Peter remarks that he is impressed that they can quote the Gospel of John but motions for them to look behind them, where a man with dark olive skin, black hair, and knowing eyes is standing. “‘I did say that,’ he said. Because I am the way, the truth, and the life, and no one comes to the Father but through me. It is not through your expectations or claims, and it is not through your church’s rules and proclamations that people get to God, but by my rules. I am the way, the truth, and the life, and no one comes to the Father except through my Word. And she’s in.” (2)

Paradoxically, I find this freeing. I find this claim itself to be shelter from the storm of always having to be right. If no one comes to the Father except through Jesus is actually true, the central claim is that it’s not up to me. Or you. 

We don’t have to get it right. We wouldn’t get it right if we tried. Believe it or not, even with Google at our fingertips, God still knows more than we do. Christ, not us, is the cornerstone, as our epistle reading from St. Peter said today. And we, in turn, are freed to be living stones: shelter for one another.

Earlier in the passage Jesus says, “In my Father’s house there are many dwelling places. If it were not so, would I have told you that I go to prepare a place for you? … you know the way to the place where I am going.” (John 14:2,4)

“If I don’t get some shelter
Yeah, I’m gonna fade away”

Jesus offers shelter. Yes, in the eternal sense — this is a claim that someday, somehow, there’s hope that things will be alright in the end and we’ll all be with Jesus forever.

But for the moments when we’re not thinking about forever because we’re so anxious about today, there is also shelter.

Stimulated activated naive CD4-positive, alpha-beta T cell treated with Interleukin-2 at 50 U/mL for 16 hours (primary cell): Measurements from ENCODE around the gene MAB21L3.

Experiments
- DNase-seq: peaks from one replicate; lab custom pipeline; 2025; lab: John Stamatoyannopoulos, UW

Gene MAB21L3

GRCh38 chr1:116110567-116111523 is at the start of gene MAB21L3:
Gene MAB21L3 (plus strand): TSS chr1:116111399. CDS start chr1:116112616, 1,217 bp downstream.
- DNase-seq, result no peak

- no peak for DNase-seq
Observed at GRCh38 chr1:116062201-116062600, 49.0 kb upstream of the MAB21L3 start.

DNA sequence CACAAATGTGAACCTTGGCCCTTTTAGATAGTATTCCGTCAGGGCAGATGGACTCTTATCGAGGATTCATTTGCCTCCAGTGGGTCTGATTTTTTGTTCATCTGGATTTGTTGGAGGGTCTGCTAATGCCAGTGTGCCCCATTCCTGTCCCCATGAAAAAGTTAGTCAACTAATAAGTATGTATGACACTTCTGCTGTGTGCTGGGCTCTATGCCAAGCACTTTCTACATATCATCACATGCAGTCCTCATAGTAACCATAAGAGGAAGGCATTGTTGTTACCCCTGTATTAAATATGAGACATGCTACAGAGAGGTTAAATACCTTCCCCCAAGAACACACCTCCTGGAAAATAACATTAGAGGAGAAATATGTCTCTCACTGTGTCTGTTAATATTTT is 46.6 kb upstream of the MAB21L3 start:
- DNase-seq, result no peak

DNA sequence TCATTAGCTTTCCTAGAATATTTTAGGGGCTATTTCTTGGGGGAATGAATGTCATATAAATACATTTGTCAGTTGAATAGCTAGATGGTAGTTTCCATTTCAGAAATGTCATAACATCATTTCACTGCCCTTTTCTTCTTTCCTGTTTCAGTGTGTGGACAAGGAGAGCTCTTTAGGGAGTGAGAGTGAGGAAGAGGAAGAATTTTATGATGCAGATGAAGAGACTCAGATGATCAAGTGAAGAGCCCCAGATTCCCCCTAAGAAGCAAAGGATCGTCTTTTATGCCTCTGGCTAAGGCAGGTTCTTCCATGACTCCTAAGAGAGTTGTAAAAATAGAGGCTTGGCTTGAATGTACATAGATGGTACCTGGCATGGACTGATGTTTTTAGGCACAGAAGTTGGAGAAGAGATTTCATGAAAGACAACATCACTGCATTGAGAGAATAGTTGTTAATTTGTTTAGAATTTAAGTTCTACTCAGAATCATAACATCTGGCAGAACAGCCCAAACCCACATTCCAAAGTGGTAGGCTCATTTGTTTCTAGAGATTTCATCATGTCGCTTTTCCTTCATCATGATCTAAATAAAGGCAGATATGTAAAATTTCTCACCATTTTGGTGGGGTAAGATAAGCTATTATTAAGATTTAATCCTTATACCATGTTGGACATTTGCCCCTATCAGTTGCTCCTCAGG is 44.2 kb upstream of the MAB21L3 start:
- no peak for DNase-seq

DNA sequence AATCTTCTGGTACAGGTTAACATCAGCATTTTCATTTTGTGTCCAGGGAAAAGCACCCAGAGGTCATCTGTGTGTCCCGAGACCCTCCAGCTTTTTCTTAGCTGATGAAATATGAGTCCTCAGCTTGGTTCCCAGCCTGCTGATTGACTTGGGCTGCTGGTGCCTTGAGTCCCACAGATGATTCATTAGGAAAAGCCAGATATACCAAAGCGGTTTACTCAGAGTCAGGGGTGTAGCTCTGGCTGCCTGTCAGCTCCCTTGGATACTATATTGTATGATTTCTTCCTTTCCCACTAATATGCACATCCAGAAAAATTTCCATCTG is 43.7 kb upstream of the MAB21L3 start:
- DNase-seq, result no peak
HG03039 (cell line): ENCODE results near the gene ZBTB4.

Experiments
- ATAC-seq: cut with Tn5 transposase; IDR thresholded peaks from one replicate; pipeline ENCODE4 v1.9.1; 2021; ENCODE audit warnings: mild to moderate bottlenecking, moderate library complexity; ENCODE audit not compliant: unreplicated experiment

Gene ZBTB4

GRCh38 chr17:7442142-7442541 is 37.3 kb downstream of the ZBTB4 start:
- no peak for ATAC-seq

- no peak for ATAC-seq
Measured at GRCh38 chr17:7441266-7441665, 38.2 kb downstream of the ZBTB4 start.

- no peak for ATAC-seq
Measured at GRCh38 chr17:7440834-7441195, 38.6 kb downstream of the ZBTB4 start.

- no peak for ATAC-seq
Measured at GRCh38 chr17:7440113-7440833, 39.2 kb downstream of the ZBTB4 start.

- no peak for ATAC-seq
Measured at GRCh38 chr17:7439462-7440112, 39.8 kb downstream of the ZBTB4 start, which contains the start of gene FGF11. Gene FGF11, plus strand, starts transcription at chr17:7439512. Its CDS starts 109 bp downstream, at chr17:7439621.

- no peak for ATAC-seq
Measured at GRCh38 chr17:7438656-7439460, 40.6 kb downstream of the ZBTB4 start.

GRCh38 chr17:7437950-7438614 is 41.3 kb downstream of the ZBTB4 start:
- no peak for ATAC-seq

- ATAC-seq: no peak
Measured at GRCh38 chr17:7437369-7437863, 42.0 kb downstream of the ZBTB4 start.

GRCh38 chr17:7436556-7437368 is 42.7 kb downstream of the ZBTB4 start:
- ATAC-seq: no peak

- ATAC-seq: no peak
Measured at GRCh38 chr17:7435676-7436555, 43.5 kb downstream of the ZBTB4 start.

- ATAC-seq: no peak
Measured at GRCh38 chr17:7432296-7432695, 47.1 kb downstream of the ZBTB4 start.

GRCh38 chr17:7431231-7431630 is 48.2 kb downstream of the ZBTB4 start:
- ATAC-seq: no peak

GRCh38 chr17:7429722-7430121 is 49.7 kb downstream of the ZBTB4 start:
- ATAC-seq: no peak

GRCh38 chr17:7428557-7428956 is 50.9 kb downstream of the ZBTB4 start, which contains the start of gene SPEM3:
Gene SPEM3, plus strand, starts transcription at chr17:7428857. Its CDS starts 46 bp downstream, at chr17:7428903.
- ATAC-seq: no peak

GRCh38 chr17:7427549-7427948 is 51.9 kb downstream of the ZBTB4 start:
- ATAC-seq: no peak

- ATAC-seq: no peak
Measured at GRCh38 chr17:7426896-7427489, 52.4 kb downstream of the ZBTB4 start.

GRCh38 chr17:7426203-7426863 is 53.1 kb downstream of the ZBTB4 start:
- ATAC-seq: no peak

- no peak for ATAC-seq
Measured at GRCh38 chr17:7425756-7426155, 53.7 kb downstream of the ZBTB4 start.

If we actually believe that Jesus is the way, and the cornerstone, we mean that Jesus makes the rules, that God is an independent being whose grace we cannot control, and that who is in and who is out is not up to us.

We don’t have to be right. That is shelter enough.

I also confess that when I first read this passage this week, I thought of Howie, our beloved brother who died at the very end of last year. This passage was the Gospel for his funeral.

The night of his calling hours and the day of his funeral and in the days which preceded, I heard over and over stories of how generous and kind Howie was. How easily he cared for people, never wanting to be recognized.

On the day of his funeral, I remarked how in this passage, Jesus also says, “You know the way to the place where I am going” (14:4). I said, “I think that what is the simplest and most profound thing about Howie’s faith is how quiet and sure it was. It never drew attention to itself, instead, pointing the way for others. He was most concerned for others because he seemed to know, as Jesus tells us, that he knew the way. A little later in this passage Jesus will say “I am the Way.” Howie knew Jesus, God made flesh, the God that is love itself. Howie knew Love. Howie knew the way.”

Howie, like so many saints before him, showed us how to shelter others with our love. Howie was a living stone. And he was proud to be part of the sheltering structure that is the love of this church. I have, over the last year and a half, watched you shelter each other with love: offering a hug, giving emotional support, providing food, offering to do chores for those who can’t do them, giving each other rides —  I could go on. When I first started pastoring, I gloried in how well I could take care of my congregation. When I was a few years in, I realized that the real gift is allowing you to teach me about what love means.

“The floods is threat’ning
My very life today
Gimme, gimme shelter
Or I’m gonna fade away…”

“In my Father’s house there are many dwelling places. If it were not so, would I have told you that I go to prepare a place for you?…And you know the way to the place where I am going.”” (14:2, 4)

“I tell you love, sister, it’s just a kiss away…”